Reshaping the “mummy tummy” after childbirth

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Besides the sleepless nights and endless diaper changes, “mummy tummy” is a common post-natal downer for many new mothers. The good news is yes, it is possible to shed it — and it’s easier than you think, says Sylvia Ho, our principal physiotherapist who sub-specialises in women’s health and spinal treatment.


Congratulations on being a mother! New or seasoned, many mothers are plagued with the same problem: the dreaded “mummy tummy”, and how difficult it is to shed it after delivery.

Add to that the other physical post-natal symptoms, such weak mobility and lower back pain, which many women face during this time.

But what if we told you that these symptoms are connected to one another,and that there is an easy yet effective solution to treat them together?

What causes “mummy tummy”?

Contrary to popular belief, a woman’s enlarged belly developed during pregnancy is not necessarily a result of fat build-up from eating for two or bloating from water retention, but the expansion of the Transverse Abdominal muscle.

The transverse abdominal muscle is just that: the muscle in the abdominal area that is shaped (and moves) in a lateral or horizontal direction. Much like a corset, this muscle wraps the waist from the back and around the sides towards the front.

As a woman’s pregnancy advances, the transverse abdominal muscle expands or stretches outwards, in tandem with the growth of the foetus, and is later engaged to assist in delivery.

Understanding the Transverse Abdominal Muscle

The transverse abdominal muscle, an essential component of the core commonly emphasised by fitness instructors, is connected to pelvic floor muscles. Together, they provide the body with much-needed stability.

An expanded transverse abdominal muscle corresponds with a weak pelvic floor, which results in lower back pains frequently experienced by new mothers.

Therefore, the key is to tone up the transverse abdominal muscle, an endurance muscle that can be reshaped with the correct exercises. Working the transverse abdominal muscle means giving you a stronger pelvic floor, and that equates to improved stability — plus, a trimmer waistline.

Engaging the Transverse Abdominal Muscle

It’s common for many women seeking to shed “mummy tummy” to dive into ab exercises. Unfortunately, these only target the rectus abdominus (the front abdominal muscles).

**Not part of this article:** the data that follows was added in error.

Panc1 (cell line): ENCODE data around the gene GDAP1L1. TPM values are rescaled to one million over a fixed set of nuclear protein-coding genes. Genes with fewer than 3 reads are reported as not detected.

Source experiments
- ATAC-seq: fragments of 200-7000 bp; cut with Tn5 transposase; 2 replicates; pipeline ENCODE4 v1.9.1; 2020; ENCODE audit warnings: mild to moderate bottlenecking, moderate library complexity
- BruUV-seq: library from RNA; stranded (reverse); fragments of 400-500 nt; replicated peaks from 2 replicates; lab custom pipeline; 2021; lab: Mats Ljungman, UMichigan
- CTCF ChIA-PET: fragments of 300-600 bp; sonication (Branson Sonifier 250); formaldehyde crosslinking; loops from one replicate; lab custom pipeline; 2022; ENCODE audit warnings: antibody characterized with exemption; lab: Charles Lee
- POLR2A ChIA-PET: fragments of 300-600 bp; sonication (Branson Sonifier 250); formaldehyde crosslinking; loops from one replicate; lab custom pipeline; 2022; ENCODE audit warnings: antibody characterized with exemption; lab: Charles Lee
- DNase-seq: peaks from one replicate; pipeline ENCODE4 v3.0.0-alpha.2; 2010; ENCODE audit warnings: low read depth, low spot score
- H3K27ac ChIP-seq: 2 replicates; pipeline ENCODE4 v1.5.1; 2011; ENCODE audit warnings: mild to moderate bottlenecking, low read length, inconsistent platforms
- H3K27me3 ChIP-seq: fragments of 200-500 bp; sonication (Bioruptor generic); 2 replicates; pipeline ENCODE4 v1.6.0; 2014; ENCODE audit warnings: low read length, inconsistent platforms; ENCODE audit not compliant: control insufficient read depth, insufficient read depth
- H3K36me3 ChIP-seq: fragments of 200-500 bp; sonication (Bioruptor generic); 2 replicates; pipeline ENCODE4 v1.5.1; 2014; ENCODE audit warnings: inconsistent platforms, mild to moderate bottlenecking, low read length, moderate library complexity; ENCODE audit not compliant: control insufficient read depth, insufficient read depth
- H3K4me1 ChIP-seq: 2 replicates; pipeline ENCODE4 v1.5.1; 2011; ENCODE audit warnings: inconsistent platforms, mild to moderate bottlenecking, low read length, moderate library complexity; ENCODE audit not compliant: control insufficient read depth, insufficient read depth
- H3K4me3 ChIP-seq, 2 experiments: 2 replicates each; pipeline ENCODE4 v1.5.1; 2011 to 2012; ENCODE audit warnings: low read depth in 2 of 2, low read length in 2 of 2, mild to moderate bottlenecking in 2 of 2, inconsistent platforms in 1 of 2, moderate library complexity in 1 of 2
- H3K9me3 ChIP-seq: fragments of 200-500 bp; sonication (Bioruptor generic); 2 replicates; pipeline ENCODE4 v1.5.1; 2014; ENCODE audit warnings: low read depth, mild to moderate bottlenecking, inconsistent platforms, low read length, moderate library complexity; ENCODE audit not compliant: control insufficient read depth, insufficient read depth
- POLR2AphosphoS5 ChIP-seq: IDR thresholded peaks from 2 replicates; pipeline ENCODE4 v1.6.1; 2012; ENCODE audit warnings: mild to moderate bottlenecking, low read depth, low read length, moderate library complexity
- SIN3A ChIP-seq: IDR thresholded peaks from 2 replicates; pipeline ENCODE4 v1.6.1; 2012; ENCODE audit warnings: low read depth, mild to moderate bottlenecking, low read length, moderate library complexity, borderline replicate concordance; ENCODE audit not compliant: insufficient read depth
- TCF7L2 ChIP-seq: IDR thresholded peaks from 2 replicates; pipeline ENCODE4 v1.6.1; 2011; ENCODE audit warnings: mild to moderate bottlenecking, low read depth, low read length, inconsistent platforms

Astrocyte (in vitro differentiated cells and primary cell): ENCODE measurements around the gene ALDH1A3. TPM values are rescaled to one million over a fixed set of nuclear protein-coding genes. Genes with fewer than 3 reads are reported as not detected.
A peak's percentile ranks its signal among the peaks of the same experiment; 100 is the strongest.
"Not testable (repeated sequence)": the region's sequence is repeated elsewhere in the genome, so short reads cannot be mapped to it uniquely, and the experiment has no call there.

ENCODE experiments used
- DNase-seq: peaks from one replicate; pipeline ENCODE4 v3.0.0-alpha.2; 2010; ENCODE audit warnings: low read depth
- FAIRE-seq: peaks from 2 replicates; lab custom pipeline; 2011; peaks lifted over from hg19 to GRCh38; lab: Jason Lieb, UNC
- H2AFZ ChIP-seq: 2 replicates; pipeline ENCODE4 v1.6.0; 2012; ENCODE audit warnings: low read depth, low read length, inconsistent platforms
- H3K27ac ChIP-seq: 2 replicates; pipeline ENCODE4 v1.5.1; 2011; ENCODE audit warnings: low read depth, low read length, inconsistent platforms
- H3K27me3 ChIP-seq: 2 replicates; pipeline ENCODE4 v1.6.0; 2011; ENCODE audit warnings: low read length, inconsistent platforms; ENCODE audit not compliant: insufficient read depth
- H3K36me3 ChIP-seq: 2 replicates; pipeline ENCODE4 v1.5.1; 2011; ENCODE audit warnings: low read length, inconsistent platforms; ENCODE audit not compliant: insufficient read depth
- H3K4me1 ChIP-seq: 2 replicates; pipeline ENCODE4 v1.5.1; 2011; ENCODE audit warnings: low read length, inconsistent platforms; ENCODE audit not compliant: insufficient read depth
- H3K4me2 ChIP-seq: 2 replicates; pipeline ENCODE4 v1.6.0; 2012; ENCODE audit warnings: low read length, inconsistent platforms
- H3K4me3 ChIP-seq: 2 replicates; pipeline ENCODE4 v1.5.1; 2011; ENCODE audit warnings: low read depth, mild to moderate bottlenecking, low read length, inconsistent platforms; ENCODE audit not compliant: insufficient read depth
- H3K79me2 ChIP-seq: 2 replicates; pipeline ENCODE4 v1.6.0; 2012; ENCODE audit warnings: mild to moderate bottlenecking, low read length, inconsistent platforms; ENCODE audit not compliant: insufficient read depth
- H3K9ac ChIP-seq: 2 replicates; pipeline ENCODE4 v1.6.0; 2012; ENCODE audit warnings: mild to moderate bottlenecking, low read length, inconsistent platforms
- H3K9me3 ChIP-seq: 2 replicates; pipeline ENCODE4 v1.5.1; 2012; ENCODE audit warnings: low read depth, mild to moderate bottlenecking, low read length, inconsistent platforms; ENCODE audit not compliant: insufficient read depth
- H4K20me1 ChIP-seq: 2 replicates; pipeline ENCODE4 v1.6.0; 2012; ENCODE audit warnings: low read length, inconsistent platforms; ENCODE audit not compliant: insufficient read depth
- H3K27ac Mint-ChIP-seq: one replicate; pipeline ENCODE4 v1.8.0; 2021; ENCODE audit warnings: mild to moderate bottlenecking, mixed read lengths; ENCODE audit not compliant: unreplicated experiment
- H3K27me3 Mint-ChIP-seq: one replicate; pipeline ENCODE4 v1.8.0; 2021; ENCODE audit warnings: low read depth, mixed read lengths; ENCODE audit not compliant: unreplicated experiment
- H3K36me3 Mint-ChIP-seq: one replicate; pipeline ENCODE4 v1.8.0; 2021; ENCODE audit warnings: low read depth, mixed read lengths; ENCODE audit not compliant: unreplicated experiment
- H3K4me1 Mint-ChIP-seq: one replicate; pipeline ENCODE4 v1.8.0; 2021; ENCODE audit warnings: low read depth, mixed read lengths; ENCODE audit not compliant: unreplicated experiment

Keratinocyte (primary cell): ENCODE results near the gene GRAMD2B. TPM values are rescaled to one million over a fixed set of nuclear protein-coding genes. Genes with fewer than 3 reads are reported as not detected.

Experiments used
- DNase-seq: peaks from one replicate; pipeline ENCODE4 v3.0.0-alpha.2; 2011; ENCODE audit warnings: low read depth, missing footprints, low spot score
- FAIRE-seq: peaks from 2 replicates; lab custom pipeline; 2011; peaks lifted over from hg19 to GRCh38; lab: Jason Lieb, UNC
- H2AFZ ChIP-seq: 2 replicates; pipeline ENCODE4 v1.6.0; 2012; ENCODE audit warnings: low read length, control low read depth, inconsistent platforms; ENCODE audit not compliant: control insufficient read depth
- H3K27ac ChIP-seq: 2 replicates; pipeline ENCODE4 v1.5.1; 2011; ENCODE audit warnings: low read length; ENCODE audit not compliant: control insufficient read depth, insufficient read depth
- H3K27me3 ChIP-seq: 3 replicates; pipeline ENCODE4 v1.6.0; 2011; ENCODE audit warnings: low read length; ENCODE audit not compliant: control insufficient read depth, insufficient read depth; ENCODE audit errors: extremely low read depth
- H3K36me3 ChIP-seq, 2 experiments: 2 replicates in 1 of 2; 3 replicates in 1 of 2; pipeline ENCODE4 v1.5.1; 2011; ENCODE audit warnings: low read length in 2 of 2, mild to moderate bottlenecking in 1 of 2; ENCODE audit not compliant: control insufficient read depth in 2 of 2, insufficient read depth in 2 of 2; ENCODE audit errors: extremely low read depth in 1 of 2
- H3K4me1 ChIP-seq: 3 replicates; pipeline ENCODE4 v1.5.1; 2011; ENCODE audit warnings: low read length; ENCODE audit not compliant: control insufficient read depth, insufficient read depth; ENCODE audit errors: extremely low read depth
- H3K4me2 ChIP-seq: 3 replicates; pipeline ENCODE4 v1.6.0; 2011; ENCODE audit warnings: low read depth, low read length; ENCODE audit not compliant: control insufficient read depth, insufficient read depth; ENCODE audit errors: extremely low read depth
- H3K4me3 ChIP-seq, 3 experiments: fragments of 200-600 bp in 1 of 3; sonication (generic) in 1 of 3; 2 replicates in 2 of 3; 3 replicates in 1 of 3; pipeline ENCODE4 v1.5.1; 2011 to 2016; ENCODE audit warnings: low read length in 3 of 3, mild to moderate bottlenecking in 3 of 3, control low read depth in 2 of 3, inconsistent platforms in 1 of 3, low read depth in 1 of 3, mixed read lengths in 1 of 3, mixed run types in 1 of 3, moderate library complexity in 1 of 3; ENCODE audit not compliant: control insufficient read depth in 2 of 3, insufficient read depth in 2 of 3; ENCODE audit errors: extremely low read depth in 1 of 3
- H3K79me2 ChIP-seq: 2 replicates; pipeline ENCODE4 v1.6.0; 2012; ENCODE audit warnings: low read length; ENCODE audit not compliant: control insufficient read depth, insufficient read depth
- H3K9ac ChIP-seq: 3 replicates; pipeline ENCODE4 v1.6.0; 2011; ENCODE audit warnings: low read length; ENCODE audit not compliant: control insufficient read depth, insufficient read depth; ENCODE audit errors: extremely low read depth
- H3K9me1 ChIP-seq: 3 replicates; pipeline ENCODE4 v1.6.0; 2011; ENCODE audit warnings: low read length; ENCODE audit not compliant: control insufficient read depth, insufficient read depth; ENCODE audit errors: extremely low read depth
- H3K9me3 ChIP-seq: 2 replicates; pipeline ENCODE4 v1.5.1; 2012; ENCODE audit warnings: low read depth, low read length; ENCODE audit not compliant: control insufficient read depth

According to Sylvia, there are specific exercises that target the transverse abdominal muscle that are simple, yet get the job done. With the right guidance, these exercises can be added to anyone’s daily routine.

A good physiotherapist will first guide you in identifying the muscles that you need to engage, and then, how precisely to engage them. Once you do, you’ll realise that the exercises are quite different from regular ab-shaping routines as they muscles themselves are unique from one another.

Compared to other abdominal muscles, the transverse abdominal muscle moves laterally, so transverse abdominal muscle-specific exercises have been developed to aid the horizontal contraction of this muscle, resulting in a trimmer waist.

Goodbye “mummy tummy”, Hello waistline

Transverse abdominal muscle-targeted exercises, which a new mother can start as early as four weeks after delivery, start out simple, but Sylvia gradually “ups the endurance” by throwing in additional coordination movements to increase conditioning levels, depending on individual progress and capability.

There is no fixed period for optimum results to appear as it would depend on factors, such as commitment level, frequency, and individual reception. However, women have reported a trimmer waistline and a stronger back after six weeks of regular training, Sylvia says.

Additionally, these exercises don’t just apply to new mums — anyone can do them, especially those with lower back pain. As the transverse abdominal muscle is a significant component of core, engaging it through the correct exercises will significantly reduce pain and strengthen your pelvic floor — a solid, protected foundation on which everything rests.

Who would’ve thought a trimmer waistline would give us more benefits than we knew?